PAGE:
“It is not as if someone has to remind him of the extent of the injury that could be caused by a blow inflicted by him. In the given circumstances, you may have lost your temper, but then you have to bear the consequences of losing your temper,” the court said.

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The bench noted that the apex court, to some extent, had been lenient in finding him ultimately guilty of the offense of simple mischief under section 323 of the Indian Penal Code (IPC) and the question is whether even on conviction, the mere passage of time can result in a fine of Rs. 1,000 which is an appropriate sentence when a person has lost his life due to the severity of the blow inflicted by Sidhu, who was 25 years old at the time, with his hands.

Section 323 (punishment for voluntarily causing hurt) of the IPC carries a maximum jail term of up to one year or a fine which can extend to Rs. 1,000 or both.

“The hand can also be a weapon in itself when, for example, a boxer, wrestler or cricketer or a person in very good physical shape inflicts the same. This can be understood when a blow can be delivered by a physically fit person or by an older person,” the bench said.

It said that as far as the injuries caused, the top court has admitted the allegation of a single blow with the hand on the head of the deceased.

“In our view, it is this meaning that is an apparent error in the record that needs some corrective action,” it said.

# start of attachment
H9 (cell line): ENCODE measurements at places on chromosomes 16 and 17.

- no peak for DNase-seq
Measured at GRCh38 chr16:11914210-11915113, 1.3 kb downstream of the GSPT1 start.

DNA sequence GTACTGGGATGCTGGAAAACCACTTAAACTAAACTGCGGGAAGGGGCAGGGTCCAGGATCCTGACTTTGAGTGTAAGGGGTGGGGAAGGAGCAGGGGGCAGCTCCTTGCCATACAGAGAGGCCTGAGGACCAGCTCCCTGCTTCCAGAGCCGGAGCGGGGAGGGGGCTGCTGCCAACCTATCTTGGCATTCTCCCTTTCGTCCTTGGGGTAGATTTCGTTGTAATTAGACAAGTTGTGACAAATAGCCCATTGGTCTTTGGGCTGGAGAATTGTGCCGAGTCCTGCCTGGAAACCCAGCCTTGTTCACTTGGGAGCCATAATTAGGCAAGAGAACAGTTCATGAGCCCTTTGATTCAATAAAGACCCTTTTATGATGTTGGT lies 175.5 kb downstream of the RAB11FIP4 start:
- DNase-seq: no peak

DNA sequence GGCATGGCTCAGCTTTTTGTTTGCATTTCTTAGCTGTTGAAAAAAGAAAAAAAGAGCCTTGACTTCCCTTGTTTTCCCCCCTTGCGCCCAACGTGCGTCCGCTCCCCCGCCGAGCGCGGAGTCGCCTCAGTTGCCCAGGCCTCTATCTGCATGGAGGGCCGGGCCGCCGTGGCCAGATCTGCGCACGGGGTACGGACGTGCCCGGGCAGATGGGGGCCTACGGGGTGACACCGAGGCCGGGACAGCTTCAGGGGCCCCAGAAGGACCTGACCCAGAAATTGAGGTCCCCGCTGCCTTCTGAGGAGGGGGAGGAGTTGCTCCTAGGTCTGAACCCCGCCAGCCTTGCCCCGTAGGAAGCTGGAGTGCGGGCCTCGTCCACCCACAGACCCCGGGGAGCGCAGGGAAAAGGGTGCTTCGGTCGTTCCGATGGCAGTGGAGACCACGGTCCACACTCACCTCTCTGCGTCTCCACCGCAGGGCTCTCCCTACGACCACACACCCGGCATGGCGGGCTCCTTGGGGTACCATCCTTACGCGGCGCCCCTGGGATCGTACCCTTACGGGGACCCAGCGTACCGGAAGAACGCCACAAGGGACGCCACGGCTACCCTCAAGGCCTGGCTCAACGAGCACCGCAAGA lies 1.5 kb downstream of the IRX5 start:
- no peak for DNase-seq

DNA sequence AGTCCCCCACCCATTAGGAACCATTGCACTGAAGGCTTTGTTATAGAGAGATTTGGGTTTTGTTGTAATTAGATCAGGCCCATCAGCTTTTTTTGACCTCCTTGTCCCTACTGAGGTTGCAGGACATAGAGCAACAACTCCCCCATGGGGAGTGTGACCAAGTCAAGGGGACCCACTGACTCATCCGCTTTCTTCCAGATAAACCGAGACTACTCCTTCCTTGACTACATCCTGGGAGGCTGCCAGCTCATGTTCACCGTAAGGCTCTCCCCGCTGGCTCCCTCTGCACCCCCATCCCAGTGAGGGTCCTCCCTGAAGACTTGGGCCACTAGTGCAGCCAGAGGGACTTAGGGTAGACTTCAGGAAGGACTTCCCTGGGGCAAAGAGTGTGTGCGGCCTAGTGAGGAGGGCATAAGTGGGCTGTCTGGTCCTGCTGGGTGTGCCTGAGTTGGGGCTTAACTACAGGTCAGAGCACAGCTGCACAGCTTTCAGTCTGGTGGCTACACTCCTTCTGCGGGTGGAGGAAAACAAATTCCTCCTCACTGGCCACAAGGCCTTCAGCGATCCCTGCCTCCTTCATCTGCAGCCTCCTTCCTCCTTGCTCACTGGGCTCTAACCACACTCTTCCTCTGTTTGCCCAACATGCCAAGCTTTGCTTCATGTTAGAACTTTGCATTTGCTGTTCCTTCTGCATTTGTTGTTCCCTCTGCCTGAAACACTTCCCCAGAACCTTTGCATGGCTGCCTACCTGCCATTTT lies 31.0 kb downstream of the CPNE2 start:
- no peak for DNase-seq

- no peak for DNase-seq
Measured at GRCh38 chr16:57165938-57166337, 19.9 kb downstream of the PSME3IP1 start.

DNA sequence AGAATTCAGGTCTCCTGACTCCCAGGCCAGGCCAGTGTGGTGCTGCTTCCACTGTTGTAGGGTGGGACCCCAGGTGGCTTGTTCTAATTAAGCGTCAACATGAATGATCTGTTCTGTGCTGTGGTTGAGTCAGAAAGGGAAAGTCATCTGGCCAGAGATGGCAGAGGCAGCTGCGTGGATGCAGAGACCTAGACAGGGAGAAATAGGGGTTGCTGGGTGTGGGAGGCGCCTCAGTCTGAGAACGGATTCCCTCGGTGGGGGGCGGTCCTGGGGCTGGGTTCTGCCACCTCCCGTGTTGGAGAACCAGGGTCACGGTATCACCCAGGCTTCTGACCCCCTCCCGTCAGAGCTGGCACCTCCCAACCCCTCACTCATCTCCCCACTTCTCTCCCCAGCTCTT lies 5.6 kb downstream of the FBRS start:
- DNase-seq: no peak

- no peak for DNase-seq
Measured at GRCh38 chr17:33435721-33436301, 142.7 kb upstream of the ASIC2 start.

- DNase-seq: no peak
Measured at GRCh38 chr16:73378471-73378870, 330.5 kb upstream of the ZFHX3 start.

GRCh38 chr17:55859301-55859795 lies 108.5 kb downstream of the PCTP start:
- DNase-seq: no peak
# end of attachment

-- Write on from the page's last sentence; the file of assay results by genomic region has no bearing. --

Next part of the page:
In its 24-page judgment, the court deliberated on the need to maintain a reasonable proportion between the seriousness of the offense and the penalty.

“While a disproportionately severe sentence should not be passed, at the same time it is also not for the courts to pass a sentence which would be manifestly inadequate, having due regard to the nature of the offense, as an inadequate sentence would not produce a result deterrent effect on the society at large,” the court said.

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It said the principle of just punishment is the “basis of sentencing” in respect of a criminal offense.

“An important aspect to bear in mind is that any undue sympathy for imposing inappropriate sentences would further damage the justice system and undermine public confidence in the efficacy of the law,” it said.

Meanwhile, he “unequivocally” rejected the argument for expanding the scope of the review application.

In September 2018, the apex court had agreed to consider the review application filed by the relatives of the deceased and issued the notice, restricted to the quantum of penalty.

On May 15, 2018, the apex court set aside the Punjab and Haryana High Court order convicting Sidhu of culpable homicide and awarded him imprisonment for three years in the case, but found him guilty of causing hurt to an elderly person.

The apex court also acquitted Sidhu’s aide Rupinder Singh Sandhu of all charges and said there was no reliable evidence about his presence along with Sidhu at the time of the crime in December 1988.

The May 2018 verdict came on the appeal filed by Sidhu and Sandhu against the 2006 high court judgment that convicted them.